Arrested before payday, deported without paperwork, and now stonewalled by their former employers, hundreds of African migrants booted out of Abu Dhabi are attempting to restart their lives without essential documentation and funds.
The UAE claimed detention and deportation of over 400 persons in early September for offences such as human trafficking, assault and extortion — a claim that both migrants and human rights organisations have dismissed as false.
In the UAE, mass deportations of migrant workers regularly result in “wage theft”, with workers returning home without weeks, if not months, of unpaid wages.
Daniel Ojo, a 31-year-old maintenance worker, said his former employer owed him two months’ salary by the time he was deported to Nigeria.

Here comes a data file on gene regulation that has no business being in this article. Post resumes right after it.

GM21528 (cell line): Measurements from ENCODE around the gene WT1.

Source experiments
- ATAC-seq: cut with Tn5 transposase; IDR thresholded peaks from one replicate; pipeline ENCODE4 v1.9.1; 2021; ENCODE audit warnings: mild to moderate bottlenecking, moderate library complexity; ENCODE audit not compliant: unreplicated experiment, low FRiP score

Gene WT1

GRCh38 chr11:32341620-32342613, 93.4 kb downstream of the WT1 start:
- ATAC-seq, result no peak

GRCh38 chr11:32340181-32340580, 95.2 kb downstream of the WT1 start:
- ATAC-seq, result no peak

“They owe me around AED 4,500 (N502,544). I chatted to my boss, then he stopped responding to my messages,” Ojo said. “He’s ready to not pay me because I’m not there anymore.”
Workers must be paid regardless of whether they were deported or had a criminal record, according to Saeed Alhebsi, director of the UAE’s foreign affairs ministry’s human rights department.
“Termination of residency rights would not preclude employees from pursuing complaints against employers for the non-payment of wages through legal channels. Complaints must, however, be filed within one year,” Alhebsi said in written comments.
The UAE has a population of almost 10 million, with over 80 per cent of them being expatriates who send money home.